The presumption of imprisonment in N.J.S.A. 2C:44-1(d) differs from a mandatory sentence. See State v. Des Marets, 92 N.J. 62 (1983). Although it did not recommend a general presumption, the New Jersey Criminal Law Revision Commission described such a presumption as leaving `a residuum of power in the sentencing court not to imprison in those few cases where it would be entirely inappropriate to do so.' Code Commentary, supra, at 326. What the Legislature had in mind was that a finding of guilt `would predictably incur a particular sentence unless specific mitigating or aggravating factors are established.' Fair and Certain Punishment, supra, at 20. Judges would be left with `some degree of guided discretion' to deal with the particular crime and criminal.' Id. at 19. The residuum of power is to be exercised only under the narrow exception of the statute, that is, when `having regard to the character and condition of the defendant, [the court] is of the opinion that his imprisonment would be a serious injustice which overrides the need to deter such conduct by others.' 2C:44-1(d). This standard is met only in `truly extraordinary and unanticipated circumstances,' Fair and Certain Punishment, supra, at 21, the exceptional case, that case where it can be said in Chief Justice Hughes' words, that `the human cost of such deterrence in this instance is too great.' State v. Harris, 70 N.J. 586, 596 (1976) (restitution as condition of probation vacated for struggling mother of five). * * * * * * * * Absent a proper determination of `serious injustice' considering the character and condition of the defendant, the trial court must impose a custodial sentence. State v. Gerstofer, 191 N.J. Super. 542 (App.Div. 1983) (per curiam).

As Justice O'Hern further stated in Roth, at 368, concerning another aggravated sexual assault:

N.J.S.A. 2C:14-2(a)(4) makes a sexual crime with use of a weapon a crime of the first degree, the highest degree of crime, with the exception of murder, in the Code. Only when a court `having regard to the character and condition of the defendant' believes that incarceration would be a `serious injustice which *45 overrides the need to deter such conduct by others,' can a sentence of imprisonment be withheld. 2C:44-1(d).[3]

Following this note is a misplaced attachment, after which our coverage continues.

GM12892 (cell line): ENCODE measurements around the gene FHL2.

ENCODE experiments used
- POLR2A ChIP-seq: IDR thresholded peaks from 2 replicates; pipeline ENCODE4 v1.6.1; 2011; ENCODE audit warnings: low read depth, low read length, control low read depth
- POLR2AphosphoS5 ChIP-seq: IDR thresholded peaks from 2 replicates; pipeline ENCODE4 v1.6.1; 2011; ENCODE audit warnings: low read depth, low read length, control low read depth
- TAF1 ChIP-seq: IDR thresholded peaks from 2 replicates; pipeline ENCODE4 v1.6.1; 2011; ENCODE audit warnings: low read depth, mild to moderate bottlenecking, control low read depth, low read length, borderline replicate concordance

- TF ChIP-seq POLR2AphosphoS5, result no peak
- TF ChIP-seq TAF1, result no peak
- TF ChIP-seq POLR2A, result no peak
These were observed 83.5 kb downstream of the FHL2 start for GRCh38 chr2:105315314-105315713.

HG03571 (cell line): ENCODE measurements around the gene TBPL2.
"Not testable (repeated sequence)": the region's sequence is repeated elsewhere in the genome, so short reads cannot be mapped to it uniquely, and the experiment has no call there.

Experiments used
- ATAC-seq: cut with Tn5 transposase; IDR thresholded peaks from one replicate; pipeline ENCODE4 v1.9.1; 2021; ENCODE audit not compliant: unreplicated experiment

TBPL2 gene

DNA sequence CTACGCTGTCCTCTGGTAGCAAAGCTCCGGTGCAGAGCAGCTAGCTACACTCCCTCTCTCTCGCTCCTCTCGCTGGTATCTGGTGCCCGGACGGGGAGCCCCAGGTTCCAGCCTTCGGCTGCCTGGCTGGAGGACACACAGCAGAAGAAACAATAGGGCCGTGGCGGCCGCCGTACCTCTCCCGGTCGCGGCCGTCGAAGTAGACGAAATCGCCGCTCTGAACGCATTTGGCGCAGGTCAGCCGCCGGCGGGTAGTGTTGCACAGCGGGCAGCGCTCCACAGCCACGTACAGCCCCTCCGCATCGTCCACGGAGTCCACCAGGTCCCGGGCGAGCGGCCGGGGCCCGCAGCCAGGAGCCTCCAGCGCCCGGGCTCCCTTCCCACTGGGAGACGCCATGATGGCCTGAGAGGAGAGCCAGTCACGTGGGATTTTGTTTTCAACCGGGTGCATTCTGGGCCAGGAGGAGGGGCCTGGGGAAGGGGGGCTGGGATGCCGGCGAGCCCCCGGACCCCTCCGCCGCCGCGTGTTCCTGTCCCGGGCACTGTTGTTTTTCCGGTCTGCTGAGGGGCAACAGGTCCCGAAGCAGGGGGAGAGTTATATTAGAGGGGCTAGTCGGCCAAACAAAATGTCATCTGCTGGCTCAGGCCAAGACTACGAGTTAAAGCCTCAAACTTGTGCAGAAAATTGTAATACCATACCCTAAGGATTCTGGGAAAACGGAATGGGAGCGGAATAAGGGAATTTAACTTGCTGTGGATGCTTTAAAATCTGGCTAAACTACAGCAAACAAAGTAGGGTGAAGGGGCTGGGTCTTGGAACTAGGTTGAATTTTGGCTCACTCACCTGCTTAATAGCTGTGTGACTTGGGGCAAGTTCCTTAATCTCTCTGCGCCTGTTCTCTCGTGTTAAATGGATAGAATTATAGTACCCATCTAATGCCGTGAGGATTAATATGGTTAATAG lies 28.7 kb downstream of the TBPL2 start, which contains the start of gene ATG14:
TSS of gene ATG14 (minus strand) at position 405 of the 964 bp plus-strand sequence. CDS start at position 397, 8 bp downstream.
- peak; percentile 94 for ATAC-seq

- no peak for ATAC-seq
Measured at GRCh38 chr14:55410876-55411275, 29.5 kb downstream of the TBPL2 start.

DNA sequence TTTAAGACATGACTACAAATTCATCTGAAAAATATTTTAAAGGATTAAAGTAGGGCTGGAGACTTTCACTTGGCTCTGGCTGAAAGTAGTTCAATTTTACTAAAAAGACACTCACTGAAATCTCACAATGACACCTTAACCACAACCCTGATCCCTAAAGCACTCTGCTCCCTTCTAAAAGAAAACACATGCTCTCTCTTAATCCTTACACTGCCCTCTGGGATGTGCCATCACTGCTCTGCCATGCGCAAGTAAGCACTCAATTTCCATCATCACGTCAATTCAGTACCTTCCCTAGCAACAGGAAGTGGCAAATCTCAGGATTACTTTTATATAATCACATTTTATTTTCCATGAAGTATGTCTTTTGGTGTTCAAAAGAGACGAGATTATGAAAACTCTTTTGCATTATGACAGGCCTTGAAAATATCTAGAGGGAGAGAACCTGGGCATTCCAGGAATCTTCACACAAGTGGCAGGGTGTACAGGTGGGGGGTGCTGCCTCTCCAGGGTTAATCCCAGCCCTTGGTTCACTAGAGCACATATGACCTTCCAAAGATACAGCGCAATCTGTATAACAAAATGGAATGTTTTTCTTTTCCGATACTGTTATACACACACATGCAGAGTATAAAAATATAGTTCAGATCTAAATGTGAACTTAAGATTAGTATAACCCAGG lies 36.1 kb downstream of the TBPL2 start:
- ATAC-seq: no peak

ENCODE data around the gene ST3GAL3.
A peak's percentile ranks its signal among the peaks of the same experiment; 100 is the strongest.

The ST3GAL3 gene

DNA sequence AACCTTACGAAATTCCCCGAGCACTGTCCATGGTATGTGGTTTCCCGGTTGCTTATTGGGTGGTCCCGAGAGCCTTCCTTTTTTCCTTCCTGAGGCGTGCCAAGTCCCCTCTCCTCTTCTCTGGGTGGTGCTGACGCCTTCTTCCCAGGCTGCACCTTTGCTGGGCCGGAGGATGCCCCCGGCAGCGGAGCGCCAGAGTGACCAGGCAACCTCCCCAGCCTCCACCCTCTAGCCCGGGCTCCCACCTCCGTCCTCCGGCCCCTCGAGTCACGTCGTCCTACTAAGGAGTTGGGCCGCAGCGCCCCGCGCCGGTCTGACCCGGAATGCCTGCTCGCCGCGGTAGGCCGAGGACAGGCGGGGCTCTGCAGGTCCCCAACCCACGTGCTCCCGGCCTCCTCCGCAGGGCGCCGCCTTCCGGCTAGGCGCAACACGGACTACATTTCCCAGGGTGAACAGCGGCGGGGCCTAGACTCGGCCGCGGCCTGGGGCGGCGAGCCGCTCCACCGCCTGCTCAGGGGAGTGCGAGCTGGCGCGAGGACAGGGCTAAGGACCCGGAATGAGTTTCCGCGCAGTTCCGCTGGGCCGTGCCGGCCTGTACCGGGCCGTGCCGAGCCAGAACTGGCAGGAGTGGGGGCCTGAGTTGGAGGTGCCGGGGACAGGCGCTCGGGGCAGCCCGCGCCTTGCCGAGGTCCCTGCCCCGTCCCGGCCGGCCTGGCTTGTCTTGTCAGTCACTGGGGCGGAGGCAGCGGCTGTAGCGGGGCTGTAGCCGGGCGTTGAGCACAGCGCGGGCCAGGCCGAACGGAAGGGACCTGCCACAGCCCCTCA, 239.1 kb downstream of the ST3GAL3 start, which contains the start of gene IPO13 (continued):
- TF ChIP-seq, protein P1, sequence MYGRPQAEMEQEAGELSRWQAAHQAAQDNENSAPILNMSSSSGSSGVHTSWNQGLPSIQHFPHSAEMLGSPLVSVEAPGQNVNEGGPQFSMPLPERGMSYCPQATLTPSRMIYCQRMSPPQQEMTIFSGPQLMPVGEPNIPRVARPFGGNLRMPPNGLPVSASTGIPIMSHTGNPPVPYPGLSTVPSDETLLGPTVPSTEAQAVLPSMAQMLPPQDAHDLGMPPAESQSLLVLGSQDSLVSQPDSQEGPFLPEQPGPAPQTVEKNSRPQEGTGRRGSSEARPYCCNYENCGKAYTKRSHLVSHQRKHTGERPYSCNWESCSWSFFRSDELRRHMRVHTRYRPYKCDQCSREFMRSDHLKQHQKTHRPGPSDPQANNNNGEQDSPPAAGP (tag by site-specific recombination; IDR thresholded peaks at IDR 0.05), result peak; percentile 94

We believe that a Diagnostic and Treatment Center recommendation for "probation" with "outpatient psychological treatment," see N.J.S.A. 2C:47-3c, for a sex offender convicted of a first or second degree crime must now be reviewed and considered in light of the "presumption of imprisonment" embodied in N.J.S.A. 2C:44-1d. We further believe that the "presumption of imprisonment" is an additional factor warranting custodial treatment in this case.



[1] The transcript should have been produced. R. 2:5-3. However, there is not the slightest suggestion of the absence of a factual basis from defendant himself. See R. 3:9-2.

[2] The court expressed lengthy reasons for the sentence at the time of sentencing, R. 3:21-4(e), and appended same to the judgment, R. 3:21-5. A motion for change of sentence was subsequently denied.

[3] Roth did not evidence repetitive, compulsive behavior (N.J.S.A. 2C:47-3a) falling within the purview of the sex offender provisions. See 95 N.J. at 340. See also State v. Hodge involving an aggravated sexual assault occurring prior to the amendment of N.J.S.A. 2C:44-1d in 1981, and note that a sentence for a person found to be a sex offender is nevertheless to be "set ... in accordance with Chapters 43 and 44" of the Code. N.J.S.A. 2C:47-3b.